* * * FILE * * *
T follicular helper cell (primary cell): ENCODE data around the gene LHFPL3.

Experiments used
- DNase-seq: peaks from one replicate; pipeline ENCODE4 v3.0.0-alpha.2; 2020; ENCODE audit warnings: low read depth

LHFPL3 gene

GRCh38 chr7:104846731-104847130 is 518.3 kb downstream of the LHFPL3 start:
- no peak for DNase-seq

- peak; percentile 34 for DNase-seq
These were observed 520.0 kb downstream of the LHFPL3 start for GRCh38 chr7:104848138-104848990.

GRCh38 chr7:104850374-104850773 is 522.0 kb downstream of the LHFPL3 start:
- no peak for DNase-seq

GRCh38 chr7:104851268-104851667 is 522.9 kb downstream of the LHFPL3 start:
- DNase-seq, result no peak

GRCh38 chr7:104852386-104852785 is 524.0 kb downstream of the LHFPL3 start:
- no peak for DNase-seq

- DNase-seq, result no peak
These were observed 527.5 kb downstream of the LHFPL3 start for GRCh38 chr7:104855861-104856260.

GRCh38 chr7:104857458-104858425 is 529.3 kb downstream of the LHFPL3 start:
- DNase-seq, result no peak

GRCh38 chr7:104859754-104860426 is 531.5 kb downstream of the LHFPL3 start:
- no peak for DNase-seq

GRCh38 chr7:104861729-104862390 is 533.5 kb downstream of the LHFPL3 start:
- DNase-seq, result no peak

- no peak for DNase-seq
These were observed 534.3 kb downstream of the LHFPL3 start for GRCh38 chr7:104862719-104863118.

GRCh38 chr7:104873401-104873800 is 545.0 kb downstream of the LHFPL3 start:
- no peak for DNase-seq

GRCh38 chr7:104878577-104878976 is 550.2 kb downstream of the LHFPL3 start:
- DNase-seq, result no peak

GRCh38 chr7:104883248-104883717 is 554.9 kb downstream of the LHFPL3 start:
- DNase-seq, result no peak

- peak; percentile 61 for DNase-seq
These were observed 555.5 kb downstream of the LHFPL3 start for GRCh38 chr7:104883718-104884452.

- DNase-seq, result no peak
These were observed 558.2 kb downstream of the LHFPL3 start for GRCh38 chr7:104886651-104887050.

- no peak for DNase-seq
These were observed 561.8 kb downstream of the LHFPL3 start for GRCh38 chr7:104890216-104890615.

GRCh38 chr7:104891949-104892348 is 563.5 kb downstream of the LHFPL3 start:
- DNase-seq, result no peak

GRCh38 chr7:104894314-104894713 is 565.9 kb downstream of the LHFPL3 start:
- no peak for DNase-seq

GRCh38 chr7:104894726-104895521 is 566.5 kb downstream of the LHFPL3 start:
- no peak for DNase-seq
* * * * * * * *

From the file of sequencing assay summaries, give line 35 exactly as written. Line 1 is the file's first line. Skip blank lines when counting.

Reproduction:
- no peak for DNase-seq